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Pressure Swing Adsorption (PSA) Activated Carbon Technology

Pressure swing adsorption vacuum regeneration is the most commonly used pressure swing regeneration systems currently in service. The vacuum regeneration is typically followed by an inert gas (usually air) purge that provides the working capacity necessary for the carbon to meet the required emission regulations.

In the pressure swing system, at least two (2) carbon vessels are provided to insure uninterrupted service. Vapors enter one of the carbon vessels and are dispersed through the bed of activated carbon, most of the hydrocarbons are adsorbed onto the carbon, allowing the cleaned air to exit to the atmosphere through the vessel vent. As hydrocarbons are being adsorbed in the on-line carbon vessel, the second vessel is being regenerated. Hydrocarbons are removed or desorbed from the activated carbon by pulling a mild vacuum on the bed with a mechanical vacuum pumping device and are sent to the next step in the process.

Hydrocarbon vapors and condensed hydrocarbon liquids from the regeneration process are discharged from the vacuum system into a separator vessel. Typically, a liquid ring vacuum pump or a liquid ring pump combined with a positive displacement pump is used to provide the necessary vacuum level for regeneration. The separator vessel is necessary to separate the seal fluid from the recovered hydrocarbon vapor and condenses hydrocarbon liquid. The seal fluid is cooled and returned to the vacuum system. The non-condensed hydrocarbon vapors, mixed with a small amount of air, flow from the separator vessel to the portion of the process where the actual recovery occurs. The actual recovery can be accomplished in a packed absorber column, a direct contact condenser or a refrigerated condenser depending upon the vapors being recovered and the process conditions. Hydrocarbon liquid is collected in the separator and in the recovery device and is pumped to liquid storage. The uncondensed hydrocarbon can be recycled back to the on-line carbon vessel or to a vapor holder.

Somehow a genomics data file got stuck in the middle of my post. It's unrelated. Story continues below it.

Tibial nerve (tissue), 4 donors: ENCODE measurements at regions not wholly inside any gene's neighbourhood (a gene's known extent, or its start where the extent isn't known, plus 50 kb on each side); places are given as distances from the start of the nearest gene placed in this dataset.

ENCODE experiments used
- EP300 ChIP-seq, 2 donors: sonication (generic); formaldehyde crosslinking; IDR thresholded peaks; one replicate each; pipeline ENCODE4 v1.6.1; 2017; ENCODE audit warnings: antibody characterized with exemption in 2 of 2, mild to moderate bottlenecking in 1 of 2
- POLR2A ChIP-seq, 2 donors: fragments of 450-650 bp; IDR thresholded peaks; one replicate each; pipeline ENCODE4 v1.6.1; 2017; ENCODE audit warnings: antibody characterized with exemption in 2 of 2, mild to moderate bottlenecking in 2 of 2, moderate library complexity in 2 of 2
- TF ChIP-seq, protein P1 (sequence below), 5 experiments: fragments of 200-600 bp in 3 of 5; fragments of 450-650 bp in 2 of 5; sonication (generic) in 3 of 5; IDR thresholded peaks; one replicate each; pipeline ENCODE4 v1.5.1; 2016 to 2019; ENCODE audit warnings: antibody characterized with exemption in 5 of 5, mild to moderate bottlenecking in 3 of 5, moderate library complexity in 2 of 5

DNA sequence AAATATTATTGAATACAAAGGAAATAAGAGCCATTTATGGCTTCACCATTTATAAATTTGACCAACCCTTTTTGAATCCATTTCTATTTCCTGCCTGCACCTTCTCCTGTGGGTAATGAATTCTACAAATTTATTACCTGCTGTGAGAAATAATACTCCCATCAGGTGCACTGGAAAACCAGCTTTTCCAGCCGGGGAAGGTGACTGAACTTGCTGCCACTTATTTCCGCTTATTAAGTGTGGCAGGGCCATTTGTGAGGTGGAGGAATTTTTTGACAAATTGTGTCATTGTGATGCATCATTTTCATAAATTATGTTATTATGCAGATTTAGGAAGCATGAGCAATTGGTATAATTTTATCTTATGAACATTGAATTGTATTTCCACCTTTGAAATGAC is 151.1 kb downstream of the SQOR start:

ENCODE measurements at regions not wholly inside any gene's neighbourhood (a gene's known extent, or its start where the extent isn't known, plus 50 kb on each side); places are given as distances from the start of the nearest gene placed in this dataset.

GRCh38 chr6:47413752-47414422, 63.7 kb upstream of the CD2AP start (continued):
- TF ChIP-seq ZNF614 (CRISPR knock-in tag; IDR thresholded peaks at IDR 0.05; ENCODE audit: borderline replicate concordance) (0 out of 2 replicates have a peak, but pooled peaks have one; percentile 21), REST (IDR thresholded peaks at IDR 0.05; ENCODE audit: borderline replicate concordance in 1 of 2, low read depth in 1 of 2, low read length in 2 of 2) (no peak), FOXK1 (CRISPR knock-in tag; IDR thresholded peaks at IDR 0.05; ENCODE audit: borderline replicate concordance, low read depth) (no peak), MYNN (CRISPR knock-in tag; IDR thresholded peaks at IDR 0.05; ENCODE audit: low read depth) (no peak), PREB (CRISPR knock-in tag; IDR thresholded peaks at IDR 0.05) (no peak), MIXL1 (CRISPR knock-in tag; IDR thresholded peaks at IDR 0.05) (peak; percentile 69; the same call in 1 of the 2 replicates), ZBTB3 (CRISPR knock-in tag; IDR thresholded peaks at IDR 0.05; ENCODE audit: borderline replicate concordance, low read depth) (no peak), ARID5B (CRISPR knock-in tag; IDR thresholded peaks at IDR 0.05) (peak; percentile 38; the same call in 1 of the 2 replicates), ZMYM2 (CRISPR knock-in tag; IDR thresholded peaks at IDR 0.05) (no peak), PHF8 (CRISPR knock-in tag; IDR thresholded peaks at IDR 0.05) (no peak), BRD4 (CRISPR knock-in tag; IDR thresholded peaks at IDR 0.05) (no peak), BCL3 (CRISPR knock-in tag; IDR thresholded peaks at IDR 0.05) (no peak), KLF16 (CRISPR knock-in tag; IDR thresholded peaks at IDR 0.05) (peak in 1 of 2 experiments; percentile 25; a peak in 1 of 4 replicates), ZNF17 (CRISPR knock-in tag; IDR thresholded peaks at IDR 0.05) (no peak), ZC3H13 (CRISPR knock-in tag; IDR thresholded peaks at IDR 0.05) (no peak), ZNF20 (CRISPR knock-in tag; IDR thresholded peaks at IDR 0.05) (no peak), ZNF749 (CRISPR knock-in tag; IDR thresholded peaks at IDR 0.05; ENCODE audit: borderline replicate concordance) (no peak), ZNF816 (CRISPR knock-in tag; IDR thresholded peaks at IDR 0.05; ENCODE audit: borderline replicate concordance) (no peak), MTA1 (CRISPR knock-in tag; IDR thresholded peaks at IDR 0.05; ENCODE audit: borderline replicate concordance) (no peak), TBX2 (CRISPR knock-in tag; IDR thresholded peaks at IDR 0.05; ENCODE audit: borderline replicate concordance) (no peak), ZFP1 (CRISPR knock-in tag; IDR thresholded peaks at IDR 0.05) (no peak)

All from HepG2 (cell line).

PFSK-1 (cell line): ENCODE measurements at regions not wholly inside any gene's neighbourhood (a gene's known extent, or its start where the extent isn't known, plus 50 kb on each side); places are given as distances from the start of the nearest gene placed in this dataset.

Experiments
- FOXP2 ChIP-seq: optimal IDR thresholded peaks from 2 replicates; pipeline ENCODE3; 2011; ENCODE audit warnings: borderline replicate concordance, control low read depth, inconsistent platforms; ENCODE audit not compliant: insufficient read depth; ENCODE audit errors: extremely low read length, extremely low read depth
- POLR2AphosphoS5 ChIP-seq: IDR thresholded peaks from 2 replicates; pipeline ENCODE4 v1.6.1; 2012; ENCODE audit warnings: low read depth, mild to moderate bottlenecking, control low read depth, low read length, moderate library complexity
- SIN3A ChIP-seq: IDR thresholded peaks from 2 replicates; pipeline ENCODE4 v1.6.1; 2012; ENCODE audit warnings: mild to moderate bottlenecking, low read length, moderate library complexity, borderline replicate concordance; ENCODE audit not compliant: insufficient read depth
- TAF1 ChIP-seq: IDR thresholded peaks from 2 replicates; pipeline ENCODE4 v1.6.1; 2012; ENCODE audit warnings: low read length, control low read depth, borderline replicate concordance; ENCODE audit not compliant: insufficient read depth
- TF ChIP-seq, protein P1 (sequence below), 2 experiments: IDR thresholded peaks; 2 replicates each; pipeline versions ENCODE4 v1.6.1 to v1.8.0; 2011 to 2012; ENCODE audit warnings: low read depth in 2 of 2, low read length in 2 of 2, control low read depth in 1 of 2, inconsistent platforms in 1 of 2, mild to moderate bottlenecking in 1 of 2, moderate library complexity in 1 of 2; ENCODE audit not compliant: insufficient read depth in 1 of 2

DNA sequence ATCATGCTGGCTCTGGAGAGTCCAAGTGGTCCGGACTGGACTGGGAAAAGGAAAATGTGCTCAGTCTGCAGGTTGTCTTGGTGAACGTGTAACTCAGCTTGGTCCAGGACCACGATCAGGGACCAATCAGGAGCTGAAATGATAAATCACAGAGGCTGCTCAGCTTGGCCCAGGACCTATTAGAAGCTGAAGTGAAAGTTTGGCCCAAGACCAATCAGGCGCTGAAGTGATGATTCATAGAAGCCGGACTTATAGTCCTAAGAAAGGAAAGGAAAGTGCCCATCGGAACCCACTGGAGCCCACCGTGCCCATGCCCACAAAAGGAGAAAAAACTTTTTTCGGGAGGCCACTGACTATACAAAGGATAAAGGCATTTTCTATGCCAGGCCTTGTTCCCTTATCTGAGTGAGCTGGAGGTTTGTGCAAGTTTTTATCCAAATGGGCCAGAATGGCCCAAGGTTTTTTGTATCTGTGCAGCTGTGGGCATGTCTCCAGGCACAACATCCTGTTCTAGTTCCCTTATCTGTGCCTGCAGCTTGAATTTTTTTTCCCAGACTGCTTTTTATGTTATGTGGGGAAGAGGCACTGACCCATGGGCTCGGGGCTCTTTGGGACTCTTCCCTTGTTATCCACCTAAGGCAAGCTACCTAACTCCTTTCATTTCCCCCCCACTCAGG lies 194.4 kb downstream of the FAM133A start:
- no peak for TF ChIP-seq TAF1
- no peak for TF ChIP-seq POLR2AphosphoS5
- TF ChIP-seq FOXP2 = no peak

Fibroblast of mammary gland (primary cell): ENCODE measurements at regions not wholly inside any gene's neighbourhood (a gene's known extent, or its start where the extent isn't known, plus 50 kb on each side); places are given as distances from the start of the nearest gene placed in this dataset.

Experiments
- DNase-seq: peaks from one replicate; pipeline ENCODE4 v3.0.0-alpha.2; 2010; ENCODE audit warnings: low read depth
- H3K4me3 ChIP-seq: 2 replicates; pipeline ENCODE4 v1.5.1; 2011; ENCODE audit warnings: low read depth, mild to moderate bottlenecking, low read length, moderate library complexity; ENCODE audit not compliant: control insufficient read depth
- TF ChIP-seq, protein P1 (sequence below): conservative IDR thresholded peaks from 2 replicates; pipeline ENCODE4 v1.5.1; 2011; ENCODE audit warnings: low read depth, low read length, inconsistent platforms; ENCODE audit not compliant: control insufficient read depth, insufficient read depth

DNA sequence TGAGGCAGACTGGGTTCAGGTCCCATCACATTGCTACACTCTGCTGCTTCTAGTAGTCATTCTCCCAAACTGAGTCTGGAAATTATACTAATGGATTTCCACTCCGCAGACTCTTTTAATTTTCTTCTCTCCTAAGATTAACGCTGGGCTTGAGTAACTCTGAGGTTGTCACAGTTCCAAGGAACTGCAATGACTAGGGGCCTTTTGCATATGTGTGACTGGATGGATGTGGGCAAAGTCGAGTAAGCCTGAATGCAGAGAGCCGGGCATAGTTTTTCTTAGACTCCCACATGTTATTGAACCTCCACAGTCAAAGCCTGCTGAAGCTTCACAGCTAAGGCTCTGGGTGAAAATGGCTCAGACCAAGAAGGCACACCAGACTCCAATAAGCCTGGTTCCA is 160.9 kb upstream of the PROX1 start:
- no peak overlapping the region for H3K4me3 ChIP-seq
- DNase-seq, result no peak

Applications for these types of systems include gasoline vapors, sweet crude oil vapors, certain chemicals including light alkanes including propane and heavier, light alkenes including butene and heavier and light aromatics including benzene. Other chemicals include additives for motor fuels. The hydrocarbon concentrations in most of these applications will be greater that 1% by volume.


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Manufacturers of the most commonly used PSAC units are:

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